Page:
Creating an Excel Gantt Chart

Mar 01

Creating an Excel Gantt chart. #free #Gantt #Excel #MSExcel | DefeatExcel.com

Recently at work, we just started on a new project and wanted to map out all the tasks in a Gantt chart format. For those of you who are not familiar with Gantt charts, a Gantt chart simply illustrates a project schedule in a visual form, making it easier for users of the Gantt chart to follow the task summary.

Why use Microsoft Excel to create a Gantt chart?

In the market, there are several software which are developed to specifically produce Gantt charts such as Microsoft Project. So why then do we use Microsoft Excel to create a Gantt chart? Here are 3 reasons why I feel Excel Gantt charts are superior as compared to using specialized software:

  • Lower cost to get started. Not all companies have access to those specialized software to create Gantt charts.
  • Easy to maintain. Creating an Excel Gantt chart makes it easier to maintain as you can add new tasks from any computer that has Microsoft Excel installed.
  • Easy to use. Users of Excel Gantt chart find it easier to navigate as most people are familiar with Microsoft Excel.

However, do note that we can only create a lightweight Gantt chart in Excel. If you do require a lot of details with dependencies and resource allocation features in the Gantt chart, an Excel Gantt chart may not be suitable for your needs.

Preparing the Gantt Chart

To build a Gantt chart, we first need to prepare the following table with information of our project. Once you have created the headers below, select the headers and press Ctrl+T to format the table as an Excel Table.

  • Tasks: here you can add short description of the tasks (whatever that is in here will be displayed beside the task later in the Gantt chart.)
  • Start_Date: task start date
  • End_Date: task end date
  • Duration: is given by the formula =[@[End_Date]]-[@[Start_Date]]
  • %Complete: is an arbitrary percentage of how much you think the task has progressed.
  • Days_Completed: is given by the formula =[@Duration]*[@[%Complete]]
  • Days_Remaining: is given by the formula =[@Duration]-[@[Days_Completed]]

Once we have populated the Excel Table with some data (like the one above), we can go on to create the Gantt chart.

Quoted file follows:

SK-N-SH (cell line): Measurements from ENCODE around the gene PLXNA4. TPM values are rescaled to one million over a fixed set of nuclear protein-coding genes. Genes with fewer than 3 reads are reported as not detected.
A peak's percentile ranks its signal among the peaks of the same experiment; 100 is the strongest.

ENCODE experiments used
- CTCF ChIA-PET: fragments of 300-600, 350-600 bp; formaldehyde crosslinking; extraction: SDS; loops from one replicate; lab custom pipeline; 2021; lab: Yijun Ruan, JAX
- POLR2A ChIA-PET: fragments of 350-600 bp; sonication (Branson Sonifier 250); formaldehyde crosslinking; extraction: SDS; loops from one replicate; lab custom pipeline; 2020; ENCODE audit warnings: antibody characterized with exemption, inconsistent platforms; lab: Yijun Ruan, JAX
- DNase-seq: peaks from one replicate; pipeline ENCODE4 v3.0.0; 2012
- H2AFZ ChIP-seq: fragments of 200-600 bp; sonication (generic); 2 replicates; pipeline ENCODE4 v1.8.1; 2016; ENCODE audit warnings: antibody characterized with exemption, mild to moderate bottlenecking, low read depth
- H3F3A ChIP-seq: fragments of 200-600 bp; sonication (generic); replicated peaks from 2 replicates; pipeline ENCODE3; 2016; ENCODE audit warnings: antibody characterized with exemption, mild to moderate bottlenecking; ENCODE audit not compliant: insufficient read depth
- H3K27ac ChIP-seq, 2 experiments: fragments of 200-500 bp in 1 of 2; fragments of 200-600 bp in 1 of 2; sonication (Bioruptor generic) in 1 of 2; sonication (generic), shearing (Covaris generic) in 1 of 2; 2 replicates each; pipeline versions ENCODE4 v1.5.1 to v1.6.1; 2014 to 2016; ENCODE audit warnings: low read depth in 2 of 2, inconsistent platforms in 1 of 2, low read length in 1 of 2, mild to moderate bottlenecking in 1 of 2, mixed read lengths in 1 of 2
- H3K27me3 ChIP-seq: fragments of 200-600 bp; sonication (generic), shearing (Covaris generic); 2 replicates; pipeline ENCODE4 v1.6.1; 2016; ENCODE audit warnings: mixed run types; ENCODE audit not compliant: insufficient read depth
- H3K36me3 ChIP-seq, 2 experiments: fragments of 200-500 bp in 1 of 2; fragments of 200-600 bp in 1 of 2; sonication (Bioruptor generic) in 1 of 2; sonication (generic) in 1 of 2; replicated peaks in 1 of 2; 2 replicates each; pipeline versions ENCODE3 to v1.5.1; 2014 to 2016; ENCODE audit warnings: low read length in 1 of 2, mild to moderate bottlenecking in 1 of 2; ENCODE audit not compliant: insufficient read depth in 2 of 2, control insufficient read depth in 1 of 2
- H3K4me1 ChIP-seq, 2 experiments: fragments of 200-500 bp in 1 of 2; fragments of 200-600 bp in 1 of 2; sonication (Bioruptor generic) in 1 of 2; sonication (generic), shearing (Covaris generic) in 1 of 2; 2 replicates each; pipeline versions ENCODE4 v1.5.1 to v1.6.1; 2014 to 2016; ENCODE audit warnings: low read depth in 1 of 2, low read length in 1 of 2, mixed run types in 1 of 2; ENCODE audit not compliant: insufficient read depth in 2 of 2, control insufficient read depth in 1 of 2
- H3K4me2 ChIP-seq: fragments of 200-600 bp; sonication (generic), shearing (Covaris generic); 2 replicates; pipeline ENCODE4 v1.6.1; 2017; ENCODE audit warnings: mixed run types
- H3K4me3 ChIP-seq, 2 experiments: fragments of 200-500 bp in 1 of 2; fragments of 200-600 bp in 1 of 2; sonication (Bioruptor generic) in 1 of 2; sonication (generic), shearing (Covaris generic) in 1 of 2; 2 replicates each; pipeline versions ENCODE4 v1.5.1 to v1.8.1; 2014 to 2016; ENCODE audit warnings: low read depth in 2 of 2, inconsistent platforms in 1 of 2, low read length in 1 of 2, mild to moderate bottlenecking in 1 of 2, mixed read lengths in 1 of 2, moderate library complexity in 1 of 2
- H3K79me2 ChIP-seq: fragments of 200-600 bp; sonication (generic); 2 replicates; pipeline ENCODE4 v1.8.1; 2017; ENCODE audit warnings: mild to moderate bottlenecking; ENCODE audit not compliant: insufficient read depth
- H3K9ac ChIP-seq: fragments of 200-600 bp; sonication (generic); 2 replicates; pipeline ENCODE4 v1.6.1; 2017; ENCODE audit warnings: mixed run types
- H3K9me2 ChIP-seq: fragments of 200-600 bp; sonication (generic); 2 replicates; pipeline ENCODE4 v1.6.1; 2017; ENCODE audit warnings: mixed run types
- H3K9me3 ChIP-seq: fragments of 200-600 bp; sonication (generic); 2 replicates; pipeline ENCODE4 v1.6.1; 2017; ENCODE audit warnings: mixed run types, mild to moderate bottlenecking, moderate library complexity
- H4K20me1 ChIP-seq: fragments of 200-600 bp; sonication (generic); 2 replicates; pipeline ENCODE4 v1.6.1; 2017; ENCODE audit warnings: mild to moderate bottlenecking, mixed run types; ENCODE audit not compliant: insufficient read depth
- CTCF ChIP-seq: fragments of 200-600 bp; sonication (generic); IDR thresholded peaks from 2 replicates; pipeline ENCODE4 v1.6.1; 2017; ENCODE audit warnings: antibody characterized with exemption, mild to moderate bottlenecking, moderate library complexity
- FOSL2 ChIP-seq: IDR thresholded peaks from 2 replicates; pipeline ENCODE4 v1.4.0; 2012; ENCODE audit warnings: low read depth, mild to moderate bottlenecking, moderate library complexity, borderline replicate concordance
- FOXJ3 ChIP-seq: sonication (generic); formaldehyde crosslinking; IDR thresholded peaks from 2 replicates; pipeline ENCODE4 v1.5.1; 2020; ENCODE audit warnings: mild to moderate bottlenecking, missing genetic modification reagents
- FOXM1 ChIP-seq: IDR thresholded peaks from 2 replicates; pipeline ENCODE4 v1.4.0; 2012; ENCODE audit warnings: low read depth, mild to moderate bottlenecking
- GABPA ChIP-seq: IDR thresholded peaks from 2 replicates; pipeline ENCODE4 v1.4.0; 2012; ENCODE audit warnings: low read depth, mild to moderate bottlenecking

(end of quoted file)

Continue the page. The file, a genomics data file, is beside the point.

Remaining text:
Creating an Excel Gantt Chart

Step 1: Select the columns Tasks, Days_Completed and Days_Remaining together while holding on to the Ctrl key.

Step 2: Go to INSERT | Charts | Bar Chart icon | Stacked Bar. You should get something that look like this.

Step 3: Click on the chart. Go to {CHART TOOLS} DESIGN | Data | Select Data.

Step 4: In the Select Data Source window, click on Add under the Legend Entries.

Step 5: In the Edit Series window, for Series name select cell B1 which is the Start_Date. The field should be populated with =Sheet1!$B$1.

Step 6: The Series values should be cells B2 to B7 (which is the last entry of our data). Remember to delete the {1}. The field should be populated with =Sheet1!$B$2:$B$7. Press OK.

 

Step 7: You should be back at the Select Data Source window. Select Start_Date and click the up arrow to move the Start_Date to the first item. Press OK.

Step 8: You now have some resemblance of a Gantt chart. Finally we move on to the formatting of the Excel Gantt chart.

Formatting our Excel Gantt chart

Step 9: Notice that the task names are in descending order in the chart. Select the task names, right click and select Format Axis. Under AXIS OPTIONS, select Categories in reverse order.

Step 10: We need to now hide the Start_Date series in the Excel Gantt chart. Click on the Start_Data bars (make sure all the bars are selected), right click, under Fill select No Fill.

Step 11: In the legend, click on the Start_Date twice until you only select that item. Press the Delete key to delete.

Step 12: Select the Chart Title and delete as well.

 Step 13: Right click on the dates, and select Format Axis. Under AXIS OPTIONS, set Bounds: Minimum to be the Monday before the earliest start date of all your tasks. In my example above, my earliest start date is 28 Feb 2017 (Tuesday) and so I will thus enter 27 Feb 2017 (which is a Monday) and press ENTER. Notice that the date entered will be auto converted into Excel’s numerical date.

Step 14: Under Units: Major, set it to be 7. Hence we see that each major axis now represents a new Monday on the Gantt chart.

Step 15: This is what you will get. Just a little bit of coloring left to complete our Excel Gantt chart.

Final Coloring

Step 16: Select the Days_Completed bars and fill them with dark green. Then select the Days_Remaining bars and fill them with  light grey.

Step 17: Select the categorical axis (y-axis) and go to HOME | Font | Font Color and select grey. Repeat the same for the date series (x-axis) and use the same color.

Finally, the much awaited Excel Gantt chart

Yes, we finally finish our Excel Gantt chart, and it looks simple and pleasing to the eye. When you update the %completion of each tasks or add new tasks, the chart will automatically update due to the Excel table feature.

Now you are in full control of the project management process!

 

Till then,

Defeat Excel Gantt chart.